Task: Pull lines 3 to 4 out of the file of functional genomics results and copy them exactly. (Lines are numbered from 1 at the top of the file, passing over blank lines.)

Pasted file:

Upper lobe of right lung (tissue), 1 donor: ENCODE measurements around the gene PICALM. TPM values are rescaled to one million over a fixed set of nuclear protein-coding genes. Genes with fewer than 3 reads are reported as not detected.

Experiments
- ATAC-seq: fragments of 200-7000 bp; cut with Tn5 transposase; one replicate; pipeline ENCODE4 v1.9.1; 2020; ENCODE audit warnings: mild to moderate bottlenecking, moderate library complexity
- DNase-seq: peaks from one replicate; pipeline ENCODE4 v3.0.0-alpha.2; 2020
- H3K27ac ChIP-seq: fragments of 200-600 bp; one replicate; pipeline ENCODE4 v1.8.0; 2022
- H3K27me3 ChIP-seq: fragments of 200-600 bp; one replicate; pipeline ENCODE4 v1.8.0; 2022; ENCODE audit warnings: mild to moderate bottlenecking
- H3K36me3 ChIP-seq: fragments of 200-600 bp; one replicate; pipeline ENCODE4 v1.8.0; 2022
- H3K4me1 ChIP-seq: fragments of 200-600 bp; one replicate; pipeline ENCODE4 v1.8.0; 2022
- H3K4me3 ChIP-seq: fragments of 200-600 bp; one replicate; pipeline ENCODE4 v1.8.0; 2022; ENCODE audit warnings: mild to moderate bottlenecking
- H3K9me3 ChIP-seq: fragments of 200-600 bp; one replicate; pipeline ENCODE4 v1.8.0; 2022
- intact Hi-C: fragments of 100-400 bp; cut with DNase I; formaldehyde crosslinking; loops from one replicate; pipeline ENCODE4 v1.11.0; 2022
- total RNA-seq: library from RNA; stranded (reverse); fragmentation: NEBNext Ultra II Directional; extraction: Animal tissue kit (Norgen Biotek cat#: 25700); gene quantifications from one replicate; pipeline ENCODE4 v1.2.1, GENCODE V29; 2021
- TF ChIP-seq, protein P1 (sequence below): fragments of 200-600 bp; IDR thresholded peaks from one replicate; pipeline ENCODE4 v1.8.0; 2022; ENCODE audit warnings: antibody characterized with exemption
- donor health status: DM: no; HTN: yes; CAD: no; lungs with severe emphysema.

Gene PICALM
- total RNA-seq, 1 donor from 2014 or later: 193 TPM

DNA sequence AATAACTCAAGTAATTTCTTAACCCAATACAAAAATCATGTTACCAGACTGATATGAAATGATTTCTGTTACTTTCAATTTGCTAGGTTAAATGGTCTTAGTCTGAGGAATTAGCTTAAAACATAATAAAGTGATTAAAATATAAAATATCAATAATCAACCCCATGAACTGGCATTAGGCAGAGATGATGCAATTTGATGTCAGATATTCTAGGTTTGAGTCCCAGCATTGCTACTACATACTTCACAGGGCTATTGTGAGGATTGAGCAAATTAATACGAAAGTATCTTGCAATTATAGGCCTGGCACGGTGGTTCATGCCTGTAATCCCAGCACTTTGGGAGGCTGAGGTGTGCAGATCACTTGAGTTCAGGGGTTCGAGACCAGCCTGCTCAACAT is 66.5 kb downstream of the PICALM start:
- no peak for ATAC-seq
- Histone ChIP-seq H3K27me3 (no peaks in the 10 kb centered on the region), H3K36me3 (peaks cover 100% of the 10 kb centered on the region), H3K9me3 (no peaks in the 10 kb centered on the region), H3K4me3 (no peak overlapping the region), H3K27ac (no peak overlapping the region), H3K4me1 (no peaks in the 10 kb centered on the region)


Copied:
- ATAC-seq: fragments of 200-7000 bp; cut with Tn5 transposase; one replicate; pipeline ENCODE4 v1.9.1; 2020; ENCODE audit warnings: mild to moderate bottlenecking, moderate library complexity
- DNase-seq: peaks from one replicate; pipeline ENCODE4 v3.0.0-alpha.2; 2020